To help fill this gap, this book combines the analysis of cross-country panel data with that of household surveys for as many as 11 countries. We cover countries with varying migration and remittances patterns. This is important because as the nature of the phenomenon – migration and remittances – varies across countries, its development impact and policy implications are also likely to differ in ways that to the present are still largely unknown.
WASHINGTON DC, April 8, 2008 - Remittances are of utmost importance for those interested in development topics in the Latin American context. Latin America and the Caribbean is the region that receives the largest volume of remittances: around US$50 billion in 2005. These flows represent about 70 percent of foreign direct investment and are almost 8 times larger than official development assistance to the region.
Whereas workers’ remittances have become a major source of financing for the region, there is still limited evidence on the development impact of those flows across the main recipient countries in the region. Existing evidence on the development impact of remittances is restricted to only a few countries – e.g. Mexico and El Salvador in the case of Latin America.
Among other issues, Remittances and Development investigates the profile of Latin American migrants and remittances recipients, and analyzes the impact of those flows on growth, poverty, inequality, schooling, labor supply, financial development, and real exchange rates. To that end we employ micro-econometric country case studies based on household survey data, as well as cross-country analysis based on large samples of countries encompassing other regions of the world. Whenever possible our approach is that of using those cross-country frameworks to investigate potential LAC specificities in terms of the development impact that remittances may have in the region. We also employ U.S. Census data to investigate the impact of migrants’ characteristics on remittances flows, and to explore the profile of migrants – i.e. remittances senders – from the Caribbean, South, Central and North American countries.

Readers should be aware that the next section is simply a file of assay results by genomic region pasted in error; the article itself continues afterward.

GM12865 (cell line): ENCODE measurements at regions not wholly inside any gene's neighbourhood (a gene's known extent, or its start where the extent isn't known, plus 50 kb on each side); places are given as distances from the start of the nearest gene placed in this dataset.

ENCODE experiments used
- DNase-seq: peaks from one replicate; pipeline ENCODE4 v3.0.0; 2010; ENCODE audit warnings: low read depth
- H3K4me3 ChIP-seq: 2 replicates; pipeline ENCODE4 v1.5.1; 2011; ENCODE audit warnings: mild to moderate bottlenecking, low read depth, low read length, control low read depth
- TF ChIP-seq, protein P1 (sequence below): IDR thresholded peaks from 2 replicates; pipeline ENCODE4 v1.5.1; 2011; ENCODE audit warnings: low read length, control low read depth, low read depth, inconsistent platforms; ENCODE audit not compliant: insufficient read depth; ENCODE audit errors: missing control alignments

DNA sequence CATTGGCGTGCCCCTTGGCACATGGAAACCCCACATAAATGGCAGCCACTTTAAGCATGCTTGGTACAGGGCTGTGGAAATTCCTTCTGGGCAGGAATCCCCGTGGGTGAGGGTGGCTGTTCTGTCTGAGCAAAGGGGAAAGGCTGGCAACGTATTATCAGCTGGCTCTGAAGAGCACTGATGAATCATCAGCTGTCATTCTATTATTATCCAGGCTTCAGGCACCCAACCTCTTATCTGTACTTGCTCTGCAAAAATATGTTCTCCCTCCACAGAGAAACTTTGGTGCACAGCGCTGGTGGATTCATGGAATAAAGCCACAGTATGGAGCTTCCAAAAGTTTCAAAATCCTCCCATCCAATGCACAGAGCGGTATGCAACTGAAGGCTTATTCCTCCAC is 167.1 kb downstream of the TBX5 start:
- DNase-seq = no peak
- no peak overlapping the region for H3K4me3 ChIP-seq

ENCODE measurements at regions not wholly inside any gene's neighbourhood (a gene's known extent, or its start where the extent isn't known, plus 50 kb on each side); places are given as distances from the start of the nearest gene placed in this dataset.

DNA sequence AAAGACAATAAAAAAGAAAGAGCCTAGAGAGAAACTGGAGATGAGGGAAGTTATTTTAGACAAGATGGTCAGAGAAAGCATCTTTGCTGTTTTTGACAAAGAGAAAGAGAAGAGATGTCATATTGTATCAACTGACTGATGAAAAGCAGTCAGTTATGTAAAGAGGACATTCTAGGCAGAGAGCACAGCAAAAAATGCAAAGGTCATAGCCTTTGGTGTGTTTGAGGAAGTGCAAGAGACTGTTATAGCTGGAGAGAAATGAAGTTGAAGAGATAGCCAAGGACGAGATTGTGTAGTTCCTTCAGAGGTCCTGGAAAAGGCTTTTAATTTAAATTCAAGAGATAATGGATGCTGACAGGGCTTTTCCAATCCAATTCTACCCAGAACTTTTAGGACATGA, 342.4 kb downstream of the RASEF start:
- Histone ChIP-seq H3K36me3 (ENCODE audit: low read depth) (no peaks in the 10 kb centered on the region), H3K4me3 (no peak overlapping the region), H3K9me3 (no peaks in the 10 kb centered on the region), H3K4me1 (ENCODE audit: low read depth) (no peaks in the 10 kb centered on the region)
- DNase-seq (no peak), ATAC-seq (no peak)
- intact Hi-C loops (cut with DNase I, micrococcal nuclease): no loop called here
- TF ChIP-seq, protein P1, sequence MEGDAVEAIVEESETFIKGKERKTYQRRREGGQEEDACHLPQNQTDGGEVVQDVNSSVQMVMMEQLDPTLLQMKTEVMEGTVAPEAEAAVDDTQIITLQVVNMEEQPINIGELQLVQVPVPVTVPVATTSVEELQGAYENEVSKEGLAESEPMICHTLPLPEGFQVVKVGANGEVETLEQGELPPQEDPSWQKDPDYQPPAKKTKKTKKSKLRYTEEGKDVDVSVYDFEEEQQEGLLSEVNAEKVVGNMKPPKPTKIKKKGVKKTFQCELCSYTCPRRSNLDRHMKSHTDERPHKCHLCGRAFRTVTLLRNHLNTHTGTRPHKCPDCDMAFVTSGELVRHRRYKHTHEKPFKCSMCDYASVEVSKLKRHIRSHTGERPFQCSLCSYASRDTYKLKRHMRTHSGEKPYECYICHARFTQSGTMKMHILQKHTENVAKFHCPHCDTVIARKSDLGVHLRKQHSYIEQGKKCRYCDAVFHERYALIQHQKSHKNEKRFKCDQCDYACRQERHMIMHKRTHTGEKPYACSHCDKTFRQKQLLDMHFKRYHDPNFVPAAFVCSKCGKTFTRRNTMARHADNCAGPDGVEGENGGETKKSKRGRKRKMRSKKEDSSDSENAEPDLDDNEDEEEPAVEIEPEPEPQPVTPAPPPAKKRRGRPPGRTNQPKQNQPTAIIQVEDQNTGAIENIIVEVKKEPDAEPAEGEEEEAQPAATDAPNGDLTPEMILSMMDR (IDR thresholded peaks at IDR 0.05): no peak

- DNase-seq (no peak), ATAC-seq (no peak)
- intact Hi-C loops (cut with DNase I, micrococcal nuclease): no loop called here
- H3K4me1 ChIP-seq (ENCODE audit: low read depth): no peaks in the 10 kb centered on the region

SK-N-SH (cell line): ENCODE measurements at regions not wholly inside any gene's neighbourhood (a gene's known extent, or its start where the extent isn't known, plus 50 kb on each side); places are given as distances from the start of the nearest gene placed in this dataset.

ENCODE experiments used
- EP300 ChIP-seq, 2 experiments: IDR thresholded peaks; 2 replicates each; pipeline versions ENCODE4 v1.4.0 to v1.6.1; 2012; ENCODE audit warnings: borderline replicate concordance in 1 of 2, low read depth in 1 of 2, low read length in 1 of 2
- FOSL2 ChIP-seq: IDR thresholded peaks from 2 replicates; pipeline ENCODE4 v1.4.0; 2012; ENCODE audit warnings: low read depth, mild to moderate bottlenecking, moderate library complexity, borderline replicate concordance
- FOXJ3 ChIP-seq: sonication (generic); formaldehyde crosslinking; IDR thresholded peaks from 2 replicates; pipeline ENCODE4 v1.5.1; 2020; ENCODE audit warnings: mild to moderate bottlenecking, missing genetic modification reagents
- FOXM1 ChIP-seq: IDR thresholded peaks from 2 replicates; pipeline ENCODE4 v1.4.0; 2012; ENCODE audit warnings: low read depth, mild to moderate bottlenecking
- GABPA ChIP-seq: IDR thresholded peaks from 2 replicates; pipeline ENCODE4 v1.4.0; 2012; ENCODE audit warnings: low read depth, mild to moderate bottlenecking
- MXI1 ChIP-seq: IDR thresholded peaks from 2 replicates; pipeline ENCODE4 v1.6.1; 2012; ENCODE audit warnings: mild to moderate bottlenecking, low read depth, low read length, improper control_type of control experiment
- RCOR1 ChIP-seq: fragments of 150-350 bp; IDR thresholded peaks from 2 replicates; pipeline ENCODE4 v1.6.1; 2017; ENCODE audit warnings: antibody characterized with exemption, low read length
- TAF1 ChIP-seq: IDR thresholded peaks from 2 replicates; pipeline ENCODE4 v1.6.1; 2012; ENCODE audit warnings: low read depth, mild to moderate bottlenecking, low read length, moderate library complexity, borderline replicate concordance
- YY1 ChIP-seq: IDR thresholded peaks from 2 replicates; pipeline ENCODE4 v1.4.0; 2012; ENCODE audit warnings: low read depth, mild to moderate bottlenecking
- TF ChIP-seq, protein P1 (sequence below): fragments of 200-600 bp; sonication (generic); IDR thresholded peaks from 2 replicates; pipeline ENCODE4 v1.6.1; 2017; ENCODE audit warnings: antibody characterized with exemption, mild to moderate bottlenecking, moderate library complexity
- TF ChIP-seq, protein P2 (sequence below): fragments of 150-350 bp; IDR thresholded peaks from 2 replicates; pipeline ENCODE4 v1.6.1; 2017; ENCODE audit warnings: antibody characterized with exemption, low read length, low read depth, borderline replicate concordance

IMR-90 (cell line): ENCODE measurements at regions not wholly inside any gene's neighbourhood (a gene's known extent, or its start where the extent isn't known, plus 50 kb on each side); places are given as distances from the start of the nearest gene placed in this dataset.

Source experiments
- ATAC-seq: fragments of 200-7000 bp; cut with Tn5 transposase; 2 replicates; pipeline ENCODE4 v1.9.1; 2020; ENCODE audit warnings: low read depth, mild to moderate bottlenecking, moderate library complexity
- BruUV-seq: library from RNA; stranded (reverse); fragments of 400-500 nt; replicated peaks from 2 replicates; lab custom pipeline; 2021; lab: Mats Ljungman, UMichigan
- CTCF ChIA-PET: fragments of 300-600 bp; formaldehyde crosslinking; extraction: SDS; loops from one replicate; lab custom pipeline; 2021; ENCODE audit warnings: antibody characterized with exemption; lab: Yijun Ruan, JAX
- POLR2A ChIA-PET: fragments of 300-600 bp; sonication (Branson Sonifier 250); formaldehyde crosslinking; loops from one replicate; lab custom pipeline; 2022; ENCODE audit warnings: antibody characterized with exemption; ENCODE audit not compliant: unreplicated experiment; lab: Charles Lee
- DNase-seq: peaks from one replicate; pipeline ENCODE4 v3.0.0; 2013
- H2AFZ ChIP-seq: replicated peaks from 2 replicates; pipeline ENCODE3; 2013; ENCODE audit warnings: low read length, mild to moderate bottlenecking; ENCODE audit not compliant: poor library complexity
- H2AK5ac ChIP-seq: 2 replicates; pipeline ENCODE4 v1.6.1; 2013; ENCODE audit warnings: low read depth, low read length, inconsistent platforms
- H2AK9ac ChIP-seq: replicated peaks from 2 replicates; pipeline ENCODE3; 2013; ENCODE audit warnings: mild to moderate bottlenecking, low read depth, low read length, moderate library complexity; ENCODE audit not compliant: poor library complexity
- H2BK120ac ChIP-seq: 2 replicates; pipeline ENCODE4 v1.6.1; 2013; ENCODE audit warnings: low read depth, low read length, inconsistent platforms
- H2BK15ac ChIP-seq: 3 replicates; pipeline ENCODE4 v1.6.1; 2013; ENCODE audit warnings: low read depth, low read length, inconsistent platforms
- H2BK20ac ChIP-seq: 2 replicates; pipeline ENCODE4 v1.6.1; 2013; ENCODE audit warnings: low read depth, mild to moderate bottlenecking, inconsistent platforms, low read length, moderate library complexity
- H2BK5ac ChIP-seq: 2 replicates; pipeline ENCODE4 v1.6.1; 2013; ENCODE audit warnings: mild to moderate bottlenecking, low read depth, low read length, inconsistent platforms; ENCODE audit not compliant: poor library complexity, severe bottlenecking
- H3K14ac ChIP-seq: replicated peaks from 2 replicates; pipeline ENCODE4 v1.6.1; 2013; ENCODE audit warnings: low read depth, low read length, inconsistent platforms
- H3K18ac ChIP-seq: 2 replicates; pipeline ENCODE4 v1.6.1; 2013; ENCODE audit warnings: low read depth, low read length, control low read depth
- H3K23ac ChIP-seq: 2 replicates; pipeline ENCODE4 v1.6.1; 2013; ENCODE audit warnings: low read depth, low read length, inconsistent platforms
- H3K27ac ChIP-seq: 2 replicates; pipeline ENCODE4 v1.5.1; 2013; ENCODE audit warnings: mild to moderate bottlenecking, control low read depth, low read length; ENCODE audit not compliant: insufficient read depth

One of the main conclusions of Remittances and Development is that remittances do tend to reduce poverty and inequality and they have several positive growth-enhancing effects – e.g. higher savings, human capital investments, entrepreneurship, and bank deposits. However, these positive effects tend to be relatively modest compared to the development challenges faced by most countries in the region. Moreover, remittances can also reduce labor supply and lead to real exchange rate over-valuations. Overall, it appears that a healthy policy stance is that of combining measures to minimize negative effects on competitiveness and maximize the impact of remittances on access to financial services among the poor, while making improvements in the regulatory environment aimed at promoting secure and low cost remittances services and maintaining the focus on complementary growth-enhancing policies.